From Mild Midwesterner To Chain-Saw-Toting Yankee
As a native Midwesterner, I was content with the laid-back, friendly, good-neighbor kind of lifestyle I'd always led. Self-sufficiency, industry, and resourcefulness were nice qualities, I thought, but they didn't have much to do with me. When my husband and I moved from city life to a small rural town in New Hampshire, however, the transformation to full-scale Yankeehood began immediately.
And it was unstoppable.
The first thing we noticed about our new habitat was the temperature, on average 10 degrees colder than our former spot. First to go, the city-slicker clothing for wool socks, thick sweaters, and heavy coats that blocked the wind.
In addition to being able to withstand the cold, New Hampshire residents must also take their trash to the local town dump. Only city dwellers are exempt from this requirement. Loading a week's worth of refuse into the trunk of my nine-year-old car - along with recyclable plastics and newspapers - was often messy and unwieldy. And it's much more difficult to bring things home from the dump with such insufficient cargo space. A pickup truck is the vehicle of choice for the dump run, especially useful for retrieving such treasures as old chairs, stools, a wok, and a chicken waterer.
Of course, when one has a pickup truck, it goes without saying that one gets a dog to ride in the pickup.
With a dog, a truck, and warm clothing, it became much easier to shovel out my friend's chicken coop to get the manure for my compost pile; to take my neighbor to the sawmill to get shavings for his horse stalls when his truck broke down; to haul wood from the building supply store; and, of course, to bring more things home from the dump.
And with manure, wood, and things from the dump, it became easier to build a deck on the side of the house and grow a garden. In the summer I wheeled a push mower, preferring the simplicity of the tool and the motion of the blades turning swish against the grass to the roar of a gas-powered mower.
In winter, no matter how bad the storm, I reached instinctively for a snow shovel to clear the driveway. I liked the peacefulness of being out on a sunny morning, the rays of light shooting through ice diamonds on the trees.
I knew I'd become a real Yankee after a big snowstorm last month knocked the power out in our area for several days. Because we have a well and a septic tank, it meant no light, no heat, no running water.
And no problem.
It was a simple matter to throw a few extra blankets on the bed at night. By day, we could heat soup on top of the wood stove in our living room and melt pots of snow for flushing the toilets. An evening of talking with my husband by candlelight was an unexpected treat that would never have happened had the TV or stereo been available.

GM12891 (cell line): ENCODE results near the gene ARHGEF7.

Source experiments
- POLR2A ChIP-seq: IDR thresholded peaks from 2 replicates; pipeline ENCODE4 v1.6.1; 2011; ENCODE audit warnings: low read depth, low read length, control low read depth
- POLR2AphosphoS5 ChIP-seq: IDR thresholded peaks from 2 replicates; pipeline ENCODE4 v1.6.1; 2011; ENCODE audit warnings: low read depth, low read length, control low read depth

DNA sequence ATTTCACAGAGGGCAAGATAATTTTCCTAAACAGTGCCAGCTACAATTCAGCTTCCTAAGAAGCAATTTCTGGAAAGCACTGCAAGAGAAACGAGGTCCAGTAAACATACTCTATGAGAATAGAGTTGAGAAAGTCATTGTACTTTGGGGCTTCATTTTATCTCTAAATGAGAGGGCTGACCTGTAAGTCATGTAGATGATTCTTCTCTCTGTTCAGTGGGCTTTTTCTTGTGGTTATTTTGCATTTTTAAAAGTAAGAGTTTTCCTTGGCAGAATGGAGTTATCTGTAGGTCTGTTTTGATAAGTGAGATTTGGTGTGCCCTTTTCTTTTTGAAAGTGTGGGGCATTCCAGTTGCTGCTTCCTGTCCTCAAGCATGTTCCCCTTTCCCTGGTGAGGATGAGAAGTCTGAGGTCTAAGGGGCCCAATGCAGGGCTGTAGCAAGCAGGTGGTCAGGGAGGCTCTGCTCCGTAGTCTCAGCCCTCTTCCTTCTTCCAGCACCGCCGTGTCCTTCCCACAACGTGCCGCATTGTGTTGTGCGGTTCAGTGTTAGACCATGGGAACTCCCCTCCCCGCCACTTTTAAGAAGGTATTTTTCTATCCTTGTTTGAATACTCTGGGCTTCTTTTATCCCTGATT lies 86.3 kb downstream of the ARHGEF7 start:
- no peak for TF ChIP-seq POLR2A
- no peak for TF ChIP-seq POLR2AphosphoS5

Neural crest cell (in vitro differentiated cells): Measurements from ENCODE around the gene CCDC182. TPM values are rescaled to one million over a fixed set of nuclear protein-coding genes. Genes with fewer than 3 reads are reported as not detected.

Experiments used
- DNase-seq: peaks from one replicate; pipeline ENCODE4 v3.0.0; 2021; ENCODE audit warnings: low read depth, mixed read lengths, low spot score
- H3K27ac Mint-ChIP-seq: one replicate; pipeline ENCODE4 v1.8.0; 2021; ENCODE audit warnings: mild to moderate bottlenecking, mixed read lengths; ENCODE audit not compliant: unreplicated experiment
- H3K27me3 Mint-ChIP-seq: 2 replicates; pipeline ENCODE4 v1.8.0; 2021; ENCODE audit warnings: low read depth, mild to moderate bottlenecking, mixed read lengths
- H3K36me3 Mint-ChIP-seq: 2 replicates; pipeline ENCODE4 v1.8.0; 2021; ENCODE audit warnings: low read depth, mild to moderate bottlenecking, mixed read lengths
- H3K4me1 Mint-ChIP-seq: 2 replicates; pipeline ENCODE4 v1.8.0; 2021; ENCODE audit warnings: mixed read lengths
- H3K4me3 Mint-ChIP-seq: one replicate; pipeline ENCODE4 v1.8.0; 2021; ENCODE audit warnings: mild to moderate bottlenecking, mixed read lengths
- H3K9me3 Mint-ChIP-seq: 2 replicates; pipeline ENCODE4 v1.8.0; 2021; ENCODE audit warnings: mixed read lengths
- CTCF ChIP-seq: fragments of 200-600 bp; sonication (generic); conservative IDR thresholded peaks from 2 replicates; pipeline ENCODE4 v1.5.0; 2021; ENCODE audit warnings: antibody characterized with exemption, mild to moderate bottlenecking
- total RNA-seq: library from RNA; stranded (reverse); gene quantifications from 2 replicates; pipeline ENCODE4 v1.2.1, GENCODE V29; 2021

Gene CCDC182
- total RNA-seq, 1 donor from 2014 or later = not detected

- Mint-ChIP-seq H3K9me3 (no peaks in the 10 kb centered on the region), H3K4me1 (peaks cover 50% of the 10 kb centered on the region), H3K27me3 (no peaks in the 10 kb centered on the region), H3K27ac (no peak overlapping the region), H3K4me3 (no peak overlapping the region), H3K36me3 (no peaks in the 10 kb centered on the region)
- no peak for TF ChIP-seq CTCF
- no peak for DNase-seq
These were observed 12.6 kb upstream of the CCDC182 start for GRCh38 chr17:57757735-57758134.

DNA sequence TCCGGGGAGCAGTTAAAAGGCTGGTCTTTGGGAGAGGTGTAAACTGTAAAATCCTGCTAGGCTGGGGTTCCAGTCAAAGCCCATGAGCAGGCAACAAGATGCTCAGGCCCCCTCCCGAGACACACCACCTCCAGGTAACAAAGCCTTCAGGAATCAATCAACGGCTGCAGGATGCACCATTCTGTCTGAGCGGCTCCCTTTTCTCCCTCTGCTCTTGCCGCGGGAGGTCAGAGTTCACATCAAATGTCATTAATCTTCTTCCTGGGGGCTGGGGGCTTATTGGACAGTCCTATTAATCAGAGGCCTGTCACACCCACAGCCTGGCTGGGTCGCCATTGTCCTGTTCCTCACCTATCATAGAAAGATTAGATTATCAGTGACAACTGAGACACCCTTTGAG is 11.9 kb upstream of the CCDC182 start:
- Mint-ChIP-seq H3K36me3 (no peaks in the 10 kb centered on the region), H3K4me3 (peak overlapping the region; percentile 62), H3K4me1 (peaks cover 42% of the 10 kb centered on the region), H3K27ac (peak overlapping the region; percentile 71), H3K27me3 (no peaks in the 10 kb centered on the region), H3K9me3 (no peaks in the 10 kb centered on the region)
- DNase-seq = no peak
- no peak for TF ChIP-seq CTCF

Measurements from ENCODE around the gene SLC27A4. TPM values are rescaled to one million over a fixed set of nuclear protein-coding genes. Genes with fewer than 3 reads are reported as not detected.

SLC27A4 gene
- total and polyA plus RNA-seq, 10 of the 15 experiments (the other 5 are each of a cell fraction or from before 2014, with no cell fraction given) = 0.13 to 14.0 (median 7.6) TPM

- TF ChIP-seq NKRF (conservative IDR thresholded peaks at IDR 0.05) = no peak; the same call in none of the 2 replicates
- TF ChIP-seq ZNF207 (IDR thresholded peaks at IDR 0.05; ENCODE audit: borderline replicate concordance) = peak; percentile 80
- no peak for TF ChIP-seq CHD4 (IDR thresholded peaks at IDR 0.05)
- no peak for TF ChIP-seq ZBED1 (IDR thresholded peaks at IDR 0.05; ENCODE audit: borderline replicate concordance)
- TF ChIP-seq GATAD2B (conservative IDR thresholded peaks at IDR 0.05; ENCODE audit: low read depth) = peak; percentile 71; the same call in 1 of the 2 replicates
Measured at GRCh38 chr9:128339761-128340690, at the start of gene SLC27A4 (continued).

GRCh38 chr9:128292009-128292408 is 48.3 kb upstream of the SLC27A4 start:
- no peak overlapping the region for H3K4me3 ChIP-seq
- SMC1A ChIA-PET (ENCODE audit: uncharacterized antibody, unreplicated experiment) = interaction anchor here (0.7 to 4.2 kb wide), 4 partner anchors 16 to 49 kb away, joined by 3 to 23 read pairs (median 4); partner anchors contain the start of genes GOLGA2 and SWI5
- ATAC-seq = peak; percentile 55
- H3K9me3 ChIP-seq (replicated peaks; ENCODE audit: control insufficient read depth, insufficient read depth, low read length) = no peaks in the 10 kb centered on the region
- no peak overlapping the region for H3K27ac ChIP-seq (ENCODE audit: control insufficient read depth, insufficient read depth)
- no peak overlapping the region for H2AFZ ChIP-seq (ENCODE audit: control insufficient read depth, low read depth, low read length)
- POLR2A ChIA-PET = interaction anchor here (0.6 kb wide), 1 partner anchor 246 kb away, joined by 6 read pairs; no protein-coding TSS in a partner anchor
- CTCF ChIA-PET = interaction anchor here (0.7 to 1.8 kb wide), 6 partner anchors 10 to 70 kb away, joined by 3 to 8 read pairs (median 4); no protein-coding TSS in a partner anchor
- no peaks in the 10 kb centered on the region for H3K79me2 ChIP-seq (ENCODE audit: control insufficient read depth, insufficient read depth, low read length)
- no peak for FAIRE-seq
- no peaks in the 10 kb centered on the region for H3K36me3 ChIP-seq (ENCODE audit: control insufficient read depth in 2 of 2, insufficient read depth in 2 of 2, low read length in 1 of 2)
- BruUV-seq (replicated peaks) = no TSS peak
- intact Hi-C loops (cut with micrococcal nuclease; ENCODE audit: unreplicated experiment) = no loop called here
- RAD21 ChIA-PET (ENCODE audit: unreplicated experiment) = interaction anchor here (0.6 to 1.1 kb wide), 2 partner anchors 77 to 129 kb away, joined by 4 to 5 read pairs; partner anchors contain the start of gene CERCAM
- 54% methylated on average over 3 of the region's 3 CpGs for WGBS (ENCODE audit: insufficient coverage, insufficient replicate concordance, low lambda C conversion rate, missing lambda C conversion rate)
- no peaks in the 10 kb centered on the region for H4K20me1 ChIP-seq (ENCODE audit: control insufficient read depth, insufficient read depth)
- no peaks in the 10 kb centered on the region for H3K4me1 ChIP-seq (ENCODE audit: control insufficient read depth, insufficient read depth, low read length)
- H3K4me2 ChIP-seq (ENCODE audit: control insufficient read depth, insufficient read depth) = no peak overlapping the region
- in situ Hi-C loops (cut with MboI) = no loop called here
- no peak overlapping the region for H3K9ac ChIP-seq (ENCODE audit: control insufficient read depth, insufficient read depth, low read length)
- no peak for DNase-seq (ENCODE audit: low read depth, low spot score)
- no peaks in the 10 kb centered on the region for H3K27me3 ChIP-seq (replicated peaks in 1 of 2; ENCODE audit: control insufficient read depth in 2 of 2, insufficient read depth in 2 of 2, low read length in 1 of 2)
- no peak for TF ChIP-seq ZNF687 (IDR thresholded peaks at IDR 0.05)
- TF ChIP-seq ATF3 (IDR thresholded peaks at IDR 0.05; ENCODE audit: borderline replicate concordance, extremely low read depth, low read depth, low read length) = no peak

A trip for groceries to the closest town with power showed everyone going about in true Yankee fashion, unfazed by the outage, stocking up on bottled water and stuff you could eat from a box. I didn't hear one complaint. Not one grumble. There was speculation as to when the power would be restored. There was talk about resurrecting old fondue pots and lighting Sterno to make hot chocolate. One woman, without boasting, explained how she had rigged up cow-milking equipment to her truck engine so the normal routine could go on without interruption.
After a few days of unparalleled quiet, I greeted the return of power with mixed reviews. As the microwave, answering machine, heater, and alarm clock went whirr, brrng, swrr, and green neon lights flickered, I pushed my manual typewriter across the kitchen table and headed for the computer. Back to the 20th century, I sighed.
Fortunately for my new Yankee sensibility, a tree had fallen against the side of our house during the snowstorm. A very tall tree with lots of branches. And our yard was littered with huge limbs from other large pines.
My husband surveyed the scene. "Do you think we should buy a chain saw?" he asked.
My heart jumped at the thought. A chain saw is the ultimate Yankee tool. On any given Saturday, the steady buzz can be heard through the woods, a gentle background hum that somehow fits in with the landscape and the scenery in a way that lawn mowers and snow blowers do not.
"Maybe," I said, not wanting to appear too eager. "Let's go check them out."
At the chain saw/tractor store I found the top-of-the-line models without much trouble. I eyed a 12-pound Husquvarna with curiosity, skepticism, and desire. A young woman from the sales floor appeared quickly.
"Oh, I see you've picked out a Husky," she said. "I've got two of them myself."
Instantly, a look of recognition raced between us. She, too, was a Yankee girl.